Angel Island processed more than a million people, most of whom entered the United States immediately, spending little or no time on the island. In the shadow of this wave of approved immigrants were the Chinese and other Asian immigrants, who often spent weeks and months in confinement on the island until their cases were adjudicated.
Poetry became the salvation of what remained of the immigration station.
Isolated by water and the fog that poured through the Golden Gate, many of the detainees carved poems into the walls to express their frustration, hopes, and fears. The walls and isolation created a neutral space free of shame or judgement for them to write a history of their experience. Hundreds of poems once lined these walls, yet a great many were lost when the immigration station was abandoned and forgotten after World War II. Even by the end of the war, the administration building had burned to the ground, and the women’s barracks were severely damaged by fire.
Poetry became the salvation of what remained of the immigration station. A park ranger came across these poems in 1970, just before all the structures were to be torn down. With this evidence began a decades-long effort to save both the immigration station and the poems.
With a Save America’s Treasures grant, conservators could document and assess the condition of many of the poems, strengthen the walls weakened by rot and decay to support the calligraphy, and peel away the paint and putty used to cover many undiscovered poems. The photographic record of these restored poems is as beautiful and striking as the words themselves. Most follow classical Chinese poetry in form, which is remarkable given most of these anonymous poets were teenagers, with at most a grammar school education. Most of the poems were unsigned, and a few signed only with a surname or hometown. Melancholy, homesickness, interrupted dreams, injustice, and similar themes all depicted Angel Island as a place between worlds.
Although Angel Island closed in 1940 and the Chinese Exclusion Act was repealed in 1943, a precedent of exclusion had been set in policy and law. In 1941, Franklin Roosevelt with Executive Order No. 9066 added another chapter with the internment of Japanese-Americans.
Almost 120,000 Japanese-American citizens were removed from their homes to ten relocation centers. One of the processing and assembly areas was Angel Island. Once processed, these detainees moved on to camps like Tule Lake and Manzanar, both of which also received Save America’s Treasures grants to preserve and incorporate them into this nation’s shared experience.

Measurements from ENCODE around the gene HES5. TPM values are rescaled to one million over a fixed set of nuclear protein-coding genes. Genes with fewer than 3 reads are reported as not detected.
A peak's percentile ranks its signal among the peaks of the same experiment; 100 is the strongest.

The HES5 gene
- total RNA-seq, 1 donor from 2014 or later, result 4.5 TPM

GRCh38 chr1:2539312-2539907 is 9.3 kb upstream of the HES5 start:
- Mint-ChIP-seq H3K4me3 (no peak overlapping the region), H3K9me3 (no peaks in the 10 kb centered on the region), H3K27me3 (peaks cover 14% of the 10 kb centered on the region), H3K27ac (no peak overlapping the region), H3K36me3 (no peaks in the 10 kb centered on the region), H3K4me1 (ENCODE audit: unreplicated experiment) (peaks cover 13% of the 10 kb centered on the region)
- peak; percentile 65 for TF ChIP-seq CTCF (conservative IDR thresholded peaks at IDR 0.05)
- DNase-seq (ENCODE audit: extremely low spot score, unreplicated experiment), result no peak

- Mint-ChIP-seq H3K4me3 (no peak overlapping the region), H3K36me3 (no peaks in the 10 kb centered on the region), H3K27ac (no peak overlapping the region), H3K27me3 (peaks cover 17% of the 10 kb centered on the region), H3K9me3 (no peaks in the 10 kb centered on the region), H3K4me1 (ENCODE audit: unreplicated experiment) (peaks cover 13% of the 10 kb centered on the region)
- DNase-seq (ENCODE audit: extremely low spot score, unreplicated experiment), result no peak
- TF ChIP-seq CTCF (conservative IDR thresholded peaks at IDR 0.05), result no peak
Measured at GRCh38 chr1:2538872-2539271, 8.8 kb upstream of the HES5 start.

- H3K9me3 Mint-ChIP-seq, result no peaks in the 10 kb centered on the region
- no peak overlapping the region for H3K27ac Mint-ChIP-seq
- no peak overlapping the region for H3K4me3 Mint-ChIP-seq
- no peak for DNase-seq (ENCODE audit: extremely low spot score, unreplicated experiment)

At stake is more than this nation’s fondness for inspirational poetry.
Preservation is an act of consecration, whether it be a battlefield, a church, or poems carved in a barrack’s wall. Acts of consecration have been done over and over again by American citizens in the hope that this land and these places can live up to this country’s ideals of freedom, justice, and equality.
Angel Island, Manzanar, and Tule Lake are forebears of today’s immigration system. It’s not uncommon for asylum-seekers to be detained, with more than 400,000 being processed annually. Often transported in handcuffs, identified by number, held in prisons around the country, today’s detainees have much in common with the poets of Angel Island. Immigrants have always looked on this country with hope, and their investment in hope is evidenced by their lives and sacrifices.
These two different visions of America—one aspirational and inclusive, and the other focused on the select few who deserve the privileges of citizenship—are at the heart of today’s struggle and discourse. At stake is more than this nation’s fondness for inspirational poetry. Either Americans transform aspirations into policy and laws embracing diversity and inclusion, or they transmit a legacy of laws like the Chinese Exclusion Act.